Department of Diagnostic Radiology, Kingston General Hospital, Queen's University, 76 Stuart St., Kingston, ON, K7L2V7 Canada.
Prognosis of whiplash injury has been found to be related to a number of sociodemographic, treatment and clinical factors. In the current study, we attempt to identify several novel prognostic factors for delayed recovery in whiplash-associated disorders (WADs), using a validated and reliable measure of recovery.
PATIENTS AND METHODS:
Retrospective review of a large database of a national network of physiotherapy and rehabilitation service providers in Canada yielded 5581 individuals injured in motor vehicle collisions. Cases were grouped into 3 cohorts based on time lapsed between injury date and initial presentation. Acute (n=3075), early chronic (n=958) and chronic (n=1548) patient cohorts were compared regarding treatment outcome and relative distribution of 29 prognostic factors. Outcome was defined by a minimally important clinical change (10%) on a previously validated disability questionnaire between initial and discharge rehabilitation visits.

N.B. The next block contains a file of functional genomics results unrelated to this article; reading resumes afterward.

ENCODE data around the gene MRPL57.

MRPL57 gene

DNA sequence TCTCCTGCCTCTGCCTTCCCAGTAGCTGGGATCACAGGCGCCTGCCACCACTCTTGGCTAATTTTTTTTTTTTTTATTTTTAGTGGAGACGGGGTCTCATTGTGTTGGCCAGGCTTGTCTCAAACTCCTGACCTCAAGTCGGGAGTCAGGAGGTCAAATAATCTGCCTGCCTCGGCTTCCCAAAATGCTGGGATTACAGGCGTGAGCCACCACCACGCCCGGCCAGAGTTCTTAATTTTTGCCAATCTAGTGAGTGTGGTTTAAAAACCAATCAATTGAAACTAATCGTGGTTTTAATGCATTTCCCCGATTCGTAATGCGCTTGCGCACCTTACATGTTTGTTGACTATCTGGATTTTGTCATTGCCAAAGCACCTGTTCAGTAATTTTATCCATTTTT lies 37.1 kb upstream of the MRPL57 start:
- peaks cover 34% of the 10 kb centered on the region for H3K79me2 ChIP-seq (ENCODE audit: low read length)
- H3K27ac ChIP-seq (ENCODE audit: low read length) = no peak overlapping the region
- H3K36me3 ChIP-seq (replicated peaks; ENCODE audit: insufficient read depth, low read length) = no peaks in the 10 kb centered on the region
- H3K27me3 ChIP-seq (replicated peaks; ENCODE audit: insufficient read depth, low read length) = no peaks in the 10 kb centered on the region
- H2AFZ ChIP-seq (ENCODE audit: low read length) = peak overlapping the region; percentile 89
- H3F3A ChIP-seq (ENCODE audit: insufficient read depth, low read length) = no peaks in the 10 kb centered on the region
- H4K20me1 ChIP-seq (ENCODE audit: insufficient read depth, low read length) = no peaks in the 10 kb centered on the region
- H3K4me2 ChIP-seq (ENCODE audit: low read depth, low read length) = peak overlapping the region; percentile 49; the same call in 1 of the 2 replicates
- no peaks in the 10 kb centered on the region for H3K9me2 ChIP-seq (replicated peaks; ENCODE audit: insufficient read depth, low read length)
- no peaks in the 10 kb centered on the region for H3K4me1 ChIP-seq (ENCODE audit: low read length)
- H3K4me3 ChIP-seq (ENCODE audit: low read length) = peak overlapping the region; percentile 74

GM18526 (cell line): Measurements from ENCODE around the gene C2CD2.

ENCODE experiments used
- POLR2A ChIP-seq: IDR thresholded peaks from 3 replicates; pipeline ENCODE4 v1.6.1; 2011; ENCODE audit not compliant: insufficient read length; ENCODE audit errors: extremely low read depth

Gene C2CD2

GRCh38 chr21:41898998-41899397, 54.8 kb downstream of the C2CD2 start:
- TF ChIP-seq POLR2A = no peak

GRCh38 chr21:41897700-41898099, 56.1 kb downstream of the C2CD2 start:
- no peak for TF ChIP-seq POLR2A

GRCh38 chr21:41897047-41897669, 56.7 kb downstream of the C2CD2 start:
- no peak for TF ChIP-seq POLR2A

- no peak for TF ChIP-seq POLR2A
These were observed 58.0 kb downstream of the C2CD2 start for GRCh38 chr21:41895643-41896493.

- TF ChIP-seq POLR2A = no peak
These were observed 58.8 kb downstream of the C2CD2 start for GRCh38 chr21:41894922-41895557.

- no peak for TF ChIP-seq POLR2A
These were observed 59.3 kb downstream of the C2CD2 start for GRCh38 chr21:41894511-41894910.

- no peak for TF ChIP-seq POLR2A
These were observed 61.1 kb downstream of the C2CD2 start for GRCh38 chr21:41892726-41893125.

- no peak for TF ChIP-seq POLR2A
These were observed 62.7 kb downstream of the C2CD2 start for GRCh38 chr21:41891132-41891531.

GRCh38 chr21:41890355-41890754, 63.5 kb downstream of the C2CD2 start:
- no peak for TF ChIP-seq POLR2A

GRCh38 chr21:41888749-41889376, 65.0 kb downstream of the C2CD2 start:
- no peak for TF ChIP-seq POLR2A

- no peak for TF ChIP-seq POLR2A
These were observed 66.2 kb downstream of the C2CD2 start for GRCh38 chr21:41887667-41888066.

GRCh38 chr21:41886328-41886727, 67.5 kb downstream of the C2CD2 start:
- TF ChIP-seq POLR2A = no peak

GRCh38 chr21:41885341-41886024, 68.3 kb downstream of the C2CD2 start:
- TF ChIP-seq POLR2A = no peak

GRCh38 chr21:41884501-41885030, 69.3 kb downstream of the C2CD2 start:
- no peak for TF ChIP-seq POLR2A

Analysis demonstrated positive outcomes to be proportionally fewer in the chronic cohort (52.1%) relative to the early chronic (61.4%), which was in turn lower than the acute cohort (72.3%). Furthermore, individuals presenting with chronic pain were more likely to: (1) be female; (2) present with lower limb pain or nonorganic signs; (3) have returned to work; (4) have retained a lawyer; or (5) have undergone previous spinal surgery, and were less likely to: (1) present with neck or midback pain; (2) live in Ontario or Nova Scotia; or (3) have modified duties upon return to work. Acute, early chronic and chronic cohorts were also found to differ in the distribution of several other prognostic factors at initial clinical visit.
Recovery in whiplash-associated disorder appears to be multifactorial with both medical and non-injury related factors influencing outcome. Further characterisation of these factors may prove invaluable in guiding future clinical treatment and referral practices.